Yard signs are popping up throughout the village of Arcadia that say: “Save the Arcadia Bells.” The bells of Trinity Lutheran Church ring every hour from 7 in the morning until 10 at night. A request to reduce the noise raised an outcry in the Manistee County community.
Trinity Lutheran Church was built in Arcadia 1888 and the sound of bells has been heard in the Pleasant Valley ever since. They can even be heard by boaters on Lake Michigan too. Locals like Nancy Masterson say the bells help people keep track of time in the village.
“Probably one of my fondest memories was I had to be home by a certain number of bells,” she remembers. “So I would be out having fun on the beach and I would listen and I would count and if it got up to 10 that means I was way late.”
The church was built by a German businessman named Henry Starke who came to Michigan from Milwaukee. Starke also built the harbor and the railway that connected to Copemish. Today Arcadia still has a strong Lutheran identity. Ryan Tinetti is the pastor of Trinity Lutheran Church.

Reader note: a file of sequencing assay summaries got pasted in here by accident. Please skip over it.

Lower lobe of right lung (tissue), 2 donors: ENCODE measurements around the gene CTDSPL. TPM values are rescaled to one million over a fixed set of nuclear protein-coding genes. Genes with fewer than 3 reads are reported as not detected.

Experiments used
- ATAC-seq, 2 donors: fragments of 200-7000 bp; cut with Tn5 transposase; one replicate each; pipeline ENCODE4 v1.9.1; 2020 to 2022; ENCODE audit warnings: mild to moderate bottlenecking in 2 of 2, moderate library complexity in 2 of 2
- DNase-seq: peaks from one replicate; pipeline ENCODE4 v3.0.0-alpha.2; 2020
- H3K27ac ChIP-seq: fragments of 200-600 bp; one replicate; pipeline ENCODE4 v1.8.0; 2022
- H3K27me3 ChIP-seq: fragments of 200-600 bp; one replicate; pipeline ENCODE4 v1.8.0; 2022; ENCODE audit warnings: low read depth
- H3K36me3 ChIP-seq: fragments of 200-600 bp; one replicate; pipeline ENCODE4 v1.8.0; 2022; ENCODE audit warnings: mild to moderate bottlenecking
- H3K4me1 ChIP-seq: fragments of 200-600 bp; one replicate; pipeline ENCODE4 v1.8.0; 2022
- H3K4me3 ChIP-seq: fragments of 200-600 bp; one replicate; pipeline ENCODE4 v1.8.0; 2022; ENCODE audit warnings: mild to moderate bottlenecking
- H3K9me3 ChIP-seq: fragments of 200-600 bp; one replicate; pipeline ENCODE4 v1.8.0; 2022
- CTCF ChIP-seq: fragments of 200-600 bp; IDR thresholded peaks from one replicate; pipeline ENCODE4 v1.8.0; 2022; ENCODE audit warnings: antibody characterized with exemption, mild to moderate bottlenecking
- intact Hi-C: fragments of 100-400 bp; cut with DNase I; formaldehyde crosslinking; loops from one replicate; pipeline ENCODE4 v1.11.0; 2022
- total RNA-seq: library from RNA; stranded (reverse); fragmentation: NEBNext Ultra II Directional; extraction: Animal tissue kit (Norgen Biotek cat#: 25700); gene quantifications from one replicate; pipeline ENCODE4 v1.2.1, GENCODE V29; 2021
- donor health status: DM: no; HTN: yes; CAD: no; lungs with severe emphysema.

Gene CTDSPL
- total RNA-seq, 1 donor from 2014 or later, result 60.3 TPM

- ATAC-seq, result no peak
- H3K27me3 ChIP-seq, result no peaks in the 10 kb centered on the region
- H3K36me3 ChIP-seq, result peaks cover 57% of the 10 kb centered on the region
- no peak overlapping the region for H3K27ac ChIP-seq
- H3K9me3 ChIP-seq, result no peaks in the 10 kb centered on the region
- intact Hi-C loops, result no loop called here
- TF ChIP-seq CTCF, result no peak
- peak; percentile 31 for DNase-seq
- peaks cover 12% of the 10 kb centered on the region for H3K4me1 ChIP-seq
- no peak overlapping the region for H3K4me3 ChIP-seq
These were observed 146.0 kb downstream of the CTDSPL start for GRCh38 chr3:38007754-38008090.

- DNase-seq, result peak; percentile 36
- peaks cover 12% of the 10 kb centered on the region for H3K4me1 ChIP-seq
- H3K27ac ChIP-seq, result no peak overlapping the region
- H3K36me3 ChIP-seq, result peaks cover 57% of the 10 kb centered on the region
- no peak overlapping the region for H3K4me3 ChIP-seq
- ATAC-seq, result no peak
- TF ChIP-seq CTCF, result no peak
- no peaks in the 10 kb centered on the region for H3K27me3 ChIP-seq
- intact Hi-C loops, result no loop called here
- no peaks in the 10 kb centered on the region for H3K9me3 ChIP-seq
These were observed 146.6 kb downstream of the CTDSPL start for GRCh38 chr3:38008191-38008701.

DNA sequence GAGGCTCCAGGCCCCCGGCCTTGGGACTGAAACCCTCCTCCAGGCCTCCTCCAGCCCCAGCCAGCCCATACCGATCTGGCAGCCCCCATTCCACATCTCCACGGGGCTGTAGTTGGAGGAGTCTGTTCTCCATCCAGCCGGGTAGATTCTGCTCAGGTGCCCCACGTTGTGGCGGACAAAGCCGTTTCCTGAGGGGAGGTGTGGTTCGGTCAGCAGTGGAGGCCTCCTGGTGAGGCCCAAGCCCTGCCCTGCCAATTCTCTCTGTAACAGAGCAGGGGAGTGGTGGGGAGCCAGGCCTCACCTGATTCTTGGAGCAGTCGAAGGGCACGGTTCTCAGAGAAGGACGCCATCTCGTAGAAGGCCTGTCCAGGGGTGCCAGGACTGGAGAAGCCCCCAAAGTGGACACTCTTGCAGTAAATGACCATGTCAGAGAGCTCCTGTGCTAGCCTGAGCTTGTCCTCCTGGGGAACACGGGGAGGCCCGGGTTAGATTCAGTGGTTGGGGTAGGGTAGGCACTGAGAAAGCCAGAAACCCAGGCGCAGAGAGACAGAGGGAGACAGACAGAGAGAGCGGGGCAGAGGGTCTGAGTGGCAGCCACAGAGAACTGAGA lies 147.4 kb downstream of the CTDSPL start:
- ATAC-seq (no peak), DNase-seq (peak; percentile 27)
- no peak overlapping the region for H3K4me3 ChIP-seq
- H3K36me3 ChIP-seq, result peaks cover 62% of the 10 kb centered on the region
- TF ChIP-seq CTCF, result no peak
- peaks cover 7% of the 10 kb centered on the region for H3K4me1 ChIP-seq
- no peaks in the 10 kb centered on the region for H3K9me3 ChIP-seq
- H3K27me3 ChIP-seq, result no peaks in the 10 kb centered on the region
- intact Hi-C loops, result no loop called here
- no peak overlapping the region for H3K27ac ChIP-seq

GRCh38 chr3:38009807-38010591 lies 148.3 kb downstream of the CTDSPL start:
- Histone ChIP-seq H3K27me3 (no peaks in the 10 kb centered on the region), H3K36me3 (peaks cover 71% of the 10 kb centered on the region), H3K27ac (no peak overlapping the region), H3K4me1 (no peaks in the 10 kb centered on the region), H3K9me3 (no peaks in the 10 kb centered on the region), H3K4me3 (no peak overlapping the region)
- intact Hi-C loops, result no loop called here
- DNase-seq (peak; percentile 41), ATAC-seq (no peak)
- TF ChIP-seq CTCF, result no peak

“At the high point in the summer in July and August we might have 400 worshipers across three services,” he says. “We have Camp Arcadia close by which is a Lutheran family camp and a number of people who are up at the camp for the week will come and join us for worship on Sunday or Saturday night.”
Tad Peacock and his wife bought a second home in the village of Arcadia last year. The steeple of Trinity Lutheran Church towers over their backyard. Peacock says the people in Arcadia are “neighborly and gracious,” but he's not excited about the four speakers that project the sound of bells and hymns from the Trinity steeple. Peacock and his wife met with the church council about their concerns.
“We just basically asked them if they would consider turning it down, consider turning down the volume for the chimes and the songs,” he says.
The reaction of Arcadia residents in favor of the bells has been strong. Some people have even suggested that there is an effort to silence the church entirely.
Lawn signs can be seen throughout the village that read “Save the Arcadia Bells.” The signs have a bell with a heart on it. There was even talk of a petition drive.
Still, Tinetti says the church might reduce the hours the bells are heard.
“I think that a lot of members of the Arcadia community more generally really value and love the bells and what they signify," he says. “And yet not everyone is going to like it.”
Trinity Lutheran is hosting a community forum Tuesday night at 7.